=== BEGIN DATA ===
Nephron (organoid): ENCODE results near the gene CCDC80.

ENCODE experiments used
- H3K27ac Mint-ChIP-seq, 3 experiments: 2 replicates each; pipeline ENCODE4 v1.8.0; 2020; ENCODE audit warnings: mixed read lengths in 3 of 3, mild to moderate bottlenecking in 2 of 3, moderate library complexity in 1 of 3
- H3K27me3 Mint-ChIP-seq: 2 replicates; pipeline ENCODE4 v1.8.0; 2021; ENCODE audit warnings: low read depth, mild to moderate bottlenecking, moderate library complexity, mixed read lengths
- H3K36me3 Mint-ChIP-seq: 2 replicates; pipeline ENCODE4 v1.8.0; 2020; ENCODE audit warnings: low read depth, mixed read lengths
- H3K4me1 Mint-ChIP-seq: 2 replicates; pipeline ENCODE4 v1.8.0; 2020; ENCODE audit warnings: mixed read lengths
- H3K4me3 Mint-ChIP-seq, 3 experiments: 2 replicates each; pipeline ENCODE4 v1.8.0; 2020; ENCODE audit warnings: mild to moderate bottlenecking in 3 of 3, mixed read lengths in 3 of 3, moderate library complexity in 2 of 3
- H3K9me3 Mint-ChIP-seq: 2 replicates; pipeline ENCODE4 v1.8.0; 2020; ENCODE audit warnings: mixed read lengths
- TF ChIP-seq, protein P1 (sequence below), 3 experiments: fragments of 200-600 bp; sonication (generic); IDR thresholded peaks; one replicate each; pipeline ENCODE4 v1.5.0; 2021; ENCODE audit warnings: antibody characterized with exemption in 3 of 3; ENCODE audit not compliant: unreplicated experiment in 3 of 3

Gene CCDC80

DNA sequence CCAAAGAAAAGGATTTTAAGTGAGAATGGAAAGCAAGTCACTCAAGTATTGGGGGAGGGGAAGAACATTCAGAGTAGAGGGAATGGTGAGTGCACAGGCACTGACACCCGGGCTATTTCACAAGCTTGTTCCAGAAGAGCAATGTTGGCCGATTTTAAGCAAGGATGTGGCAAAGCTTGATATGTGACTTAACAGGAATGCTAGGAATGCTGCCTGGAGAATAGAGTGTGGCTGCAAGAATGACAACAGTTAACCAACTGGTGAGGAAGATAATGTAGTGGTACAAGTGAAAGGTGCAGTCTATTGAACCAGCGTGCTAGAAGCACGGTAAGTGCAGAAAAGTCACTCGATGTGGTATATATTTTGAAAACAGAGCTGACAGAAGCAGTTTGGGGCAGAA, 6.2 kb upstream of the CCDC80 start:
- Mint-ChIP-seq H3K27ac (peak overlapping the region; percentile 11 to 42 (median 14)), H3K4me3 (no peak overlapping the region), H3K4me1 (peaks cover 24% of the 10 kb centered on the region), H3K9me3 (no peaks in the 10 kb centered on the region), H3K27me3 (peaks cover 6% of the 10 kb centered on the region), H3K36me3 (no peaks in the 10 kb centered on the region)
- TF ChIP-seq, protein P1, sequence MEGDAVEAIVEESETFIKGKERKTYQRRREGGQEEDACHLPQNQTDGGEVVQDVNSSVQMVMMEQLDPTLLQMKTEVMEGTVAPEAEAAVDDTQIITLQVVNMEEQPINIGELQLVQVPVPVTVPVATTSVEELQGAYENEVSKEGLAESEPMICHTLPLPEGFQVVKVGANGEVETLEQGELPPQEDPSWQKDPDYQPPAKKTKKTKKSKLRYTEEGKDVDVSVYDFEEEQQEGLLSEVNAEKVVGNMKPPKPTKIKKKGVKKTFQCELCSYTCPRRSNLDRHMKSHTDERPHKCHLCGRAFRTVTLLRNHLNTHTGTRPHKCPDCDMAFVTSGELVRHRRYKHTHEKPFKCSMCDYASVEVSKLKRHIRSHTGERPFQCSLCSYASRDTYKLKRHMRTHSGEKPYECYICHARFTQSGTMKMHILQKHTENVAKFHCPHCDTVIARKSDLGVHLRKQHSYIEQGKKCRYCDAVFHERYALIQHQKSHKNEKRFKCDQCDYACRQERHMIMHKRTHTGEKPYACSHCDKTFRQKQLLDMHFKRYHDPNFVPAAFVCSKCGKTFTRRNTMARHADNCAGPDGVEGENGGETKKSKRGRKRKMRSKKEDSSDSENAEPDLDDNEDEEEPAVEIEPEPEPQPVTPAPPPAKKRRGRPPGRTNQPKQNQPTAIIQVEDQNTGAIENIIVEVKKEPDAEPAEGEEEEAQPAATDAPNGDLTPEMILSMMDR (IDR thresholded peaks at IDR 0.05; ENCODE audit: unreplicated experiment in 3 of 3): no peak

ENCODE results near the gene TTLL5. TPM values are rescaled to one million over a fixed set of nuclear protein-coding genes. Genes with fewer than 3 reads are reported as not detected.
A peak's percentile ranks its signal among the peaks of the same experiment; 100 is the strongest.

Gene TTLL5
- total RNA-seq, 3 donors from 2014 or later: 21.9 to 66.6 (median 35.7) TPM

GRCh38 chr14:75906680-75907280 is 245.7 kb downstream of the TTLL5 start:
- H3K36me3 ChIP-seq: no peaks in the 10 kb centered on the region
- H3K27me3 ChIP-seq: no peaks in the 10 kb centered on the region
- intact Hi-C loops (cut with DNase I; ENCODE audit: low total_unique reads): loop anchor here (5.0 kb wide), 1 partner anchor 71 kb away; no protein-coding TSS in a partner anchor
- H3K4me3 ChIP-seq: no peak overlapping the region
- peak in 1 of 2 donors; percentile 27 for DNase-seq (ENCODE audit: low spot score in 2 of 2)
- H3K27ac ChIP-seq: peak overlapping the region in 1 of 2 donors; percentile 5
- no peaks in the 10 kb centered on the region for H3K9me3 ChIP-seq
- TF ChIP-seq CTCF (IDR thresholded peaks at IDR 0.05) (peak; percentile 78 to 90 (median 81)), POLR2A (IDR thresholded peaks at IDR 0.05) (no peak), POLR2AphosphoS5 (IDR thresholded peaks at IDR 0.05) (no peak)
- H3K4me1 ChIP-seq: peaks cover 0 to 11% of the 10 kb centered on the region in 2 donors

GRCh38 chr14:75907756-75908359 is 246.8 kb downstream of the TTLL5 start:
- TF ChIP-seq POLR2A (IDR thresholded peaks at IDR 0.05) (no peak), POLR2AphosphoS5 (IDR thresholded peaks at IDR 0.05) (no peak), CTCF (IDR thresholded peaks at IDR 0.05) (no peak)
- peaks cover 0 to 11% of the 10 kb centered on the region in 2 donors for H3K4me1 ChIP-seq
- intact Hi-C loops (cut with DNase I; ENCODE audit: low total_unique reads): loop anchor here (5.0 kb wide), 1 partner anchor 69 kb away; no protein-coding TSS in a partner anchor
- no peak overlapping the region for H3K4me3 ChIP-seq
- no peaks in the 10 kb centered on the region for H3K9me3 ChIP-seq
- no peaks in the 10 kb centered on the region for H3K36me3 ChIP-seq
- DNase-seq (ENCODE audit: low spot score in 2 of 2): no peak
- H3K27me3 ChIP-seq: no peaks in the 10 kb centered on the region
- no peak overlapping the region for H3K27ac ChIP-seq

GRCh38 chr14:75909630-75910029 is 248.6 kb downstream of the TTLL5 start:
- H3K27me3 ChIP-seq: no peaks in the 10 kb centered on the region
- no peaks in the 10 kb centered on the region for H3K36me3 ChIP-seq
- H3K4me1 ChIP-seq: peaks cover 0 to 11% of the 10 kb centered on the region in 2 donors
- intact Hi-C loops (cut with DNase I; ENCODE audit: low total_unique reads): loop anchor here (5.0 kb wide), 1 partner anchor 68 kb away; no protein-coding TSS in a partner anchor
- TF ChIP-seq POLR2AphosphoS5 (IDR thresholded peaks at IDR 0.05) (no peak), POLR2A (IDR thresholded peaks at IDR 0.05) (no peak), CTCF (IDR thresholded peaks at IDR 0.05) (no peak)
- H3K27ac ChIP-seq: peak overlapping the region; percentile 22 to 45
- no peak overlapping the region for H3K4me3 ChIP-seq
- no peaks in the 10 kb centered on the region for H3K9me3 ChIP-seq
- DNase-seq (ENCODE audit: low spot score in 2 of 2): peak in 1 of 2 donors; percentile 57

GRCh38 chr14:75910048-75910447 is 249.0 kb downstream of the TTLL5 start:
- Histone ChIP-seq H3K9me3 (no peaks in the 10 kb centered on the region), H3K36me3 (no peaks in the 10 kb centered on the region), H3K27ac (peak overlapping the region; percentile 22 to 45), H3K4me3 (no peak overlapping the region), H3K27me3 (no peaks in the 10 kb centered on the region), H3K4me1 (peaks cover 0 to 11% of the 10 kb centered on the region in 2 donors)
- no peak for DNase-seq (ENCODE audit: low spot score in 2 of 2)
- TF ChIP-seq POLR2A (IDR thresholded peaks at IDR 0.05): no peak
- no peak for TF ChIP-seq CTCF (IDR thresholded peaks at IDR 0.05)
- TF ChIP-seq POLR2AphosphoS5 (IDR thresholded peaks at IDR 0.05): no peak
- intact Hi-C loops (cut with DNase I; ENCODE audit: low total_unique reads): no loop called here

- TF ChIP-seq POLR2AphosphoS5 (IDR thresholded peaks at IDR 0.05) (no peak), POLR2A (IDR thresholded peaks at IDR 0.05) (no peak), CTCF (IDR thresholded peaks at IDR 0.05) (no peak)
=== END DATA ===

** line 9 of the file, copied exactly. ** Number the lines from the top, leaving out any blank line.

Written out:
- TF ChIP-seq, protein P1 (sequence below), 3 experiments: fragments of 200-600 bp; sonication (generic); IDR thresholded peaks; one replicate each; pipeline ENCODE4 v1.5.0; 2021; ENCODE audit warnings: antibody characterized with exemption in 3 of 3; ENCODE audit not compliant: unreplicated experiment in 3 of 3